ForestExpo stays on top
Forest Expo is maintaining its heritage of being a “must attend” show on the forest industry calendar, with new features each year and an always strong focus on cutting-edge harvesting equipment.
Time flies. It’s been 19 years since the first Forest Expo. Back in 1985, it was called the Prince George Regional Forest Exhibition. And it was the realization of a vision. “The show is the first and largest of its kind in Western Canada,” announced Bill Fehr, 1985’s chairman of the show’s organizing committee of volunteers. “The intent of the exhibition is to give people a real feel for the forest industry. We plan on active displays and demonstrations to show people what the industry does. The associated events mean that everyone—the public, the companies, the associations and the other organizations—will benefit and get something out of the exhibition.”
Well, they did and still do. About 14,000 people took in that first show spread across five days in May. The show had 175 exhibitors. Visitors witnessed demonstrations of helicopter rap-attack techniques used in fighting forest fires. Prescribed forest fires were started with a drip torch and water bombers flew over, depositing their loads with precision. Loggers’ sports reprised old woods skills in friendly competition. The ‘85 exhibition hosted a panel discussion on forest renewal. Participants included Bill Young, Les Reed, Doug Little, Charlie Johnson and Gary Lloyd. From its inception, the show reflected change. In 1985, it staged a seminar on harvesting and processing beetle-killed timber. In the bush, roadside logging was turning the trend away from skidding to landings.
Log processors and harvesters were becoming increasingly sophisticated and efficient. Meanwhile, the Canadian International Development Agency (CIDA) was encouraging forest consultants to plan projects in China. Lakeland Mills of Prince George and IWA Local 1-424 had been awarded a Canada Award of Excellence for minimizing the impacts of technological change. Bill Kordyban at Carrier Lumber was re-defining portable sawmilling (again) in a wood salvage operation south of Houston. Prince George celebrated its 70th anniversary of incorporation in 1985, but a northern university remained a dream. It wasn’t until 10 years ago, in 1994, that the University of Northern British Columbia became fully operational. The organizers were buoyed by the success of the first Prince George Regional Forest Exhibition. They immediately began planning for another in 1986.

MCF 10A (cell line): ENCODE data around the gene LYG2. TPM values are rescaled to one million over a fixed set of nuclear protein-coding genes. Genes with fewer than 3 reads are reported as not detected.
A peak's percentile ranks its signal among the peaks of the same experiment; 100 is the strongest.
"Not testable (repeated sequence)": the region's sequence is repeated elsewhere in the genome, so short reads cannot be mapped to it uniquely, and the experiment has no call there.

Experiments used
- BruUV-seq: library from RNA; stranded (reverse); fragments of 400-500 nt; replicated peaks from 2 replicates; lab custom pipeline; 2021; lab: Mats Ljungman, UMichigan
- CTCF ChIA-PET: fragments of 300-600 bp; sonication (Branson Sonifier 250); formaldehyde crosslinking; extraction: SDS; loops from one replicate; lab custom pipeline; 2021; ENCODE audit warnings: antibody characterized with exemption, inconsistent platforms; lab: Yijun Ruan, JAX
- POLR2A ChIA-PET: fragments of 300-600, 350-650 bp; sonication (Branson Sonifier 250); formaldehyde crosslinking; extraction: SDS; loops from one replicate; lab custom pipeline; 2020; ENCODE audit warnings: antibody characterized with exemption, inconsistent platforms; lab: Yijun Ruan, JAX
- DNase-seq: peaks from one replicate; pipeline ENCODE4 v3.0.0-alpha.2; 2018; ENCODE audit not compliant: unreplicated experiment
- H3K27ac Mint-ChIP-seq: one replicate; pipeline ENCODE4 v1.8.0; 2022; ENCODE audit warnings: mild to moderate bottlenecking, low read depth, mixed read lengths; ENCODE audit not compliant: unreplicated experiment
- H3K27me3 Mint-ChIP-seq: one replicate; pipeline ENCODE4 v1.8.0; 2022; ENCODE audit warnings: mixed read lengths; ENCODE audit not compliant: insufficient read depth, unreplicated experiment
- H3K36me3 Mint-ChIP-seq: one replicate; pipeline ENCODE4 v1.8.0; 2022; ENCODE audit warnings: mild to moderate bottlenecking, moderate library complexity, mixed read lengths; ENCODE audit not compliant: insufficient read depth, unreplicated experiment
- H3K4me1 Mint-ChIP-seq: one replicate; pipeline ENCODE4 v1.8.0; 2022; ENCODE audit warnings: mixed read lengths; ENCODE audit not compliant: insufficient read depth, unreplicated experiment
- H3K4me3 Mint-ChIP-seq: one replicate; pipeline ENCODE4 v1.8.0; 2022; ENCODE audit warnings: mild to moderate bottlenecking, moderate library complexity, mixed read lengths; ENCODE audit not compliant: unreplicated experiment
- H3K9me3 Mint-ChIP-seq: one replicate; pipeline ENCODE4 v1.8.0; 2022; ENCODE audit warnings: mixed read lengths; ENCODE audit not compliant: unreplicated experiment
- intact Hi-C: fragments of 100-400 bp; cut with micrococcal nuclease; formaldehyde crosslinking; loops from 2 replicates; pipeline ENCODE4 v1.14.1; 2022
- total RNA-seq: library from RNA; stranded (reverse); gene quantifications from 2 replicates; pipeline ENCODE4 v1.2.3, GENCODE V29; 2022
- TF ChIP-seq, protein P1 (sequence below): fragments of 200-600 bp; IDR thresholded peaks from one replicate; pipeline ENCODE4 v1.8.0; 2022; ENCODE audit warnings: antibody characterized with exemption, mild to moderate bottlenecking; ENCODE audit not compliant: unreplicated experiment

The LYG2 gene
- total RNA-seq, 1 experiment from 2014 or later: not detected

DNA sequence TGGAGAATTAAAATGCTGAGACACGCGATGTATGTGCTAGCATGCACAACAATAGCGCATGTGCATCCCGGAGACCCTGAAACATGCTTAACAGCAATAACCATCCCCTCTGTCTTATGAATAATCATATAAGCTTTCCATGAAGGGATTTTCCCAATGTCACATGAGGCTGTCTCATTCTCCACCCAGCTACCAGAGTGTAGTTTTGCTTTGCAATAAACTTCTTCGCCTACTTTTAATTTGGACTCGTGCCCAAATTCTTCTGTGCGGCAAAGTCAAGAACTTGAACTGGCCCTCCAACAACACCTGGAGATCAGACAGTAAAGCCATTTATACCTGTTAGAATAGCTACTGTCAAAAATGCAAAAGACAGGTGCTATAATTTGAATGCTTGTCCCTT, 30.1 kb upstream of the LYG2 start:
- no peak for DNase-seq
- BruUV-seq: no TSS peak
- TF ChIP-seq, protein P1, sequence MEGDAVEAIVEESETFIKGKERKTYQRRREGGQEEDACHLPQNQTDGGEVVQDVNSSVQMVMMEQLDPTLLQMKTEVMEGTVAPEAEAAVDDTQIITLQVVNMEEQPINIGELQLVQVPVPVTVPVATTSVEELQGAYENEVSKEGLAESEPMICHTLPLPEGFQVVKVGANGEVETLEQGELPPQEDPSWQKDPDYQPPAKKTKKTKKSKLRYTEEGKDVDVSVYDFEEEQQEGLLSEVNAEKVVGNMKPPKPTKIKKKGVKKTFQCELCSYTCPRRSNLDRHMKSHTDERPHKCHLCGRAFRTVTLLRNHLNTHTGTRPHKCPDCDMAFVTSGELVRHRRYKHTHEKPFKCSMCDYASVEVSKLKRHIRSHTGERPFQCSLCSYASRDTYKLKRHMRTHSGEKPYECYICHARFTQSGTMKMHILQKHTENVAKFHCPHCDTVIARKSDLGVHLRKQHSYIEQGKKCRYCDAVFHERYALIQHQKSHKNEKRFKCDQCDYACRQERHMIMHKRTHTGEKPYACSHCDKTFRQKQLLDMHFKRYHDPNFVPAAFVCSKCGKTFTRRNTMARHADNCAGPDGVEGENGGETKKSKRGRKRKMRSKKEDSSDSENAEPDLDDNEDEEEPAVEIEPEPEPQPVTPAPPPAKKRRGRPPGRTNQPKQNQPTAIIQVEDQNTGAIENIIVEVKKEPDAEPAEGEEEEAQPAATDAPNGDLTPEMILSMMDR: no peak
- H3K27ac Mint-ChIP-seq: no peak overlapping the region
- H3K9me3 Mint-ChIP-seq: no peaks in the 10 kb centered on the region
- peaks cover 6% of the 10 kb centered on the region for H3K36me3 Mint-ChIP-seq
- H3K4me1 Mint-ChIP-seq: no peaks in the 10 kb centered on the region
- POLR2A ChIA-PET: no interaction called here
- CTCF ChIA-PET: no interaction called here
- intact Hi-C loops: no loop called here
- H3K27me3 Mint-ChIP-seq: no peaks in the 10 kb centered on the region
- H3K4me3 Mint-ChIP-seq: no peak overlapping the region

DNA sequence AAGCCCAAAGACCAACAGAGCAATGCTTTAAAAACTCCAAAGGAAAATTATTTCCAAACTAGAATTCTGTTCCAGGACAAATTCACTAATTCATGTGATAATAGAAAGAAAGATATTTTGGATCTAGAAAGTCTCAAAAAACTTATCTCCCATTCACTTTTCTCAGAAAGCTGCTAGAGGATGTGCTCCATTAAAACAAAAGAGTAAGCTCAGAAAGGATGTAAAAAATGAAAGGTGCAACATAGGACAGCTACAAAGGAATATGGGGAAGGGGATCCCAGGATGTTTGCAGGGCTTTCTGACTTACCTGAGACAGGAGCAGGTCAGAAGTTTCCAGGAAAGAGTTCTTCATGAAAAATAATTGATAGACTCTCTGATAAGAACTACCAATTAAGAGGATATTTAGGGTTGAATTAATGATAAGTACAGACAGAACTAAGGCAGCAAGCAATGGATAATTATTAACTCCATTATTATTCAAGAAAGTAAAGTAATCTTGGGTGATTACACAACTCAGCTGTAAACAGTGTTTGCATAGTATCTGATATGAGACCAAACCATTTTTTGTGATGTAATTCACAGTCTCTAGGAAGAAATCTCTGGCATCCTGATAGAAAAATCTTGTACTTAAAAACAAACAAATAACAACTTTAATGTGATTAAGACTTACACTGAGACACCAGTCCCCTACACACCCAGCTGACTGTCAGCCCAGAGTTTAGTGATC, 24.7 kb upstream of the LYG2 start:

The show was trimmed to four days and pushed back to the end of May/June. That was done to avoid conflict with Expo 86’s Vancouver opening. The organizers hoped to attract some Expo 86 visitors north to Prince George’s exhibition. The forestry equipment displayed at the show that year was valued at $22 million. After the 1986 version, the organizers opted for the biennial format. The thinking was to keep the show fresh and up-to-date. The show became Forest Expo in 1994. “The new name was chosen to better reflect the international interest and reputation of this biennial event,” said John Kelly, show chairman that year. And so the tradition continues. Forest Expo has become sharper, sleeker, more focused. Other forest industry shows have faltered. Forest Expo remains relevant, despite changing and difficult times in the industry. And that’s got a lot to do with that vision, first revealed in 1985.
This page and all contents
©1996-2007 Logging and Sawmilling
Journal (L&S J) and TimberWest Journal.
last modified on
Tuesday, September 28, 2004